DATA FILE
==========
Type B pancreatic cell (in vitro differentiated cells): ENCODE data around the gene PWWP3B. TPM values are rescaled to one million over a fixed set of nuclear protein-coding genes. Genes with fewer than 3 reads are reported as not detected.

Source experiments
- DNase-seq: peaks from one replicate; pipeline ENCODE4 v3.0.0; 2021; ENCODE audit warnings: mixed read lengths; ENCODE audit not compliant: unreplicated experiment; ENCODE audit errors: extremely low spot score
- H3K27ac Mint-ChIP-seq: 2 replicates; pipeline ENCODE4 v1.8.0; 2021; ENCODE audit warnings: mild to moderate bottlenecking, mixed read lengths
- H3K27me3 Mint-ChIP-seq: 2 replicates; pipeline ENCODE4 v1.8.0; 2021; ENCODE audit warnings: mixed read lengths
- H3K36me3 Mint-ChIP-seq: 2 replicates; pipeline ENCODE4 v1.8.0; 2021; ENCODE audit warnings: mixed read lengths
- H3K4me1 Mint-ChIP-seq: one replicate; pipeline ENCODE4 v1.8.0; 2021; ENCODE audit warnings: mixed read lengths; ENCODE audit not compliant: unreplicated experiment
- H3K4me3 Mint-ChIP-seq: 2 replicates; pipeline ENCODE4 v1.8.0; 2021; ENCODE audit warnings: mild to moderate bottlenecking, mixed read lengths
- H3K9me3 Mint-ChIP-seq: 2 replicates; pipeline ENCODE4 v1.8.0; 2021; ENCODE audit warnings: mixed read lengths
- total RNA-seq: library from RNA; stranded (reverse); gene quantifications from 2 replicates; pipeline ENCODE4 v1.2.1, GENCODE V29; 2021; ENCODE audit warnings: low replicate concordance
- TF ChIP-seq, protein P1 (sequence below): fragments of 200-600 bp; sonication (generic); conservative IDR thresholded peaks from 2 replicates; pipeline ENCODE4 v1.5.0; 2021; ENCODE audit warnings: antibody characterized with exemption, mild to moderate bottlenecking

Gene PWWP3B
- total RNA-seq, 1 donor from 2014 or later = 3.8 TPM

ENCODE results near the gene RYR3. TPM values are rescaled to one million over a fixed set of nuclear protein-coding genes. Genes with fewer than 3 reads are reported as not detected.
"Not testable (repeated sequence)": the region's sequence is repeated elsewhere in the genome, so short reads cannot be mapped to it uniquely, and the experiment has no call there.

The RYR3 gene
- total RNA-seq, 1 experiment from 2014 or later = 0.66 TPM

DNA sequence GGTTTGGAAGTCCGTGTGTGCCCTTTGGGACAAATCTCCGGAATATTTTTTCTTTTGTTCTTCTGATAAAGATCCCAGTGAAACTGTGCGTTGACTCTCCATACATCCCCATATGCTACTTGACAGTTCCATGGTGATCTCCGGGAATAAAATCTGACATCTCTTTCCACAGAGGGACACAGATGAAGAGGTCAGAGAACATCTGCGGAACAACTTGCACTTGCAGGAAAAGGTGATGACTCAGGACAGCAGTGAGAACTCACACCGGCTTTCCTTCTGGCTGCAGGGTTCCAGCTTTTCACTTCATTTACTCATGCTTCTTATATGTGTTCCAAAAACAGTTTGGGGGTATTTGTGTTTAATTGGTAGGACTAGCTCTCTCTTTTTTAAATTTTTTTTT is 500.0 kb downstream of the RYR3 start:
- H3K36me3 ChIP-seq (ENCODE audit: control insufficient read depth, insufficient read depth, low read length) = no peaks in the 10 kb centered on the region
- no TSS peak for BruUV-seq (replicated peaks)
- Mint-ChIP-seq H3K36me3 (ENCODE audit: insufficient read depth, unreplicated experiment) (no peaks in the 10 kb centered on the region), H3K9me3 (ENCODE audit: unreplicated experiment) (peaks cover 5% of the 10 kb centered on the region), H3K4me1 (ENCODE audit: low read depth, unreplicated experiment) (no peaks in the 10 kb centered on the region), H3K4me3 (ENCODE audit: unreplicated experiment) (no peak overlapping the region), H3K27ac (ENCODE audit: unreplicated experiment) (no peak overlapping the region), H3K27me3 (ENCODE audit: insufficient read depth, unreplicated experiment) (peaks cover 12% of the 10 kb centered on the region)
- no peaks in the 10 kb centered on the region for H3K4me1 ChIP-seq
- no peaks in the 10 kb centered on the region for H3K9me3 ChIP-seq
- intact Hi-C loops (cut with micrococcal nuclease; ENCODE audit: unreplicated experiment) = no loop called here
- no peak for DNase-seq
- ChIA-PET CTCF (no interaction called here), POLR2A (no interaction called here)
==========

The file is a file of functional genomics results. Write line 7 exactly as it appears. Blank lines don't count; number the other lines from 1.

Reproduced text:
- H3K4me1 Mint-ChIP-seq: one replicate; pipeline ENCODE4 v1.8.0; 2021; ENCODE audit warnings: mixed read lengths; ENCODE audit not compliant: unreplicated experiment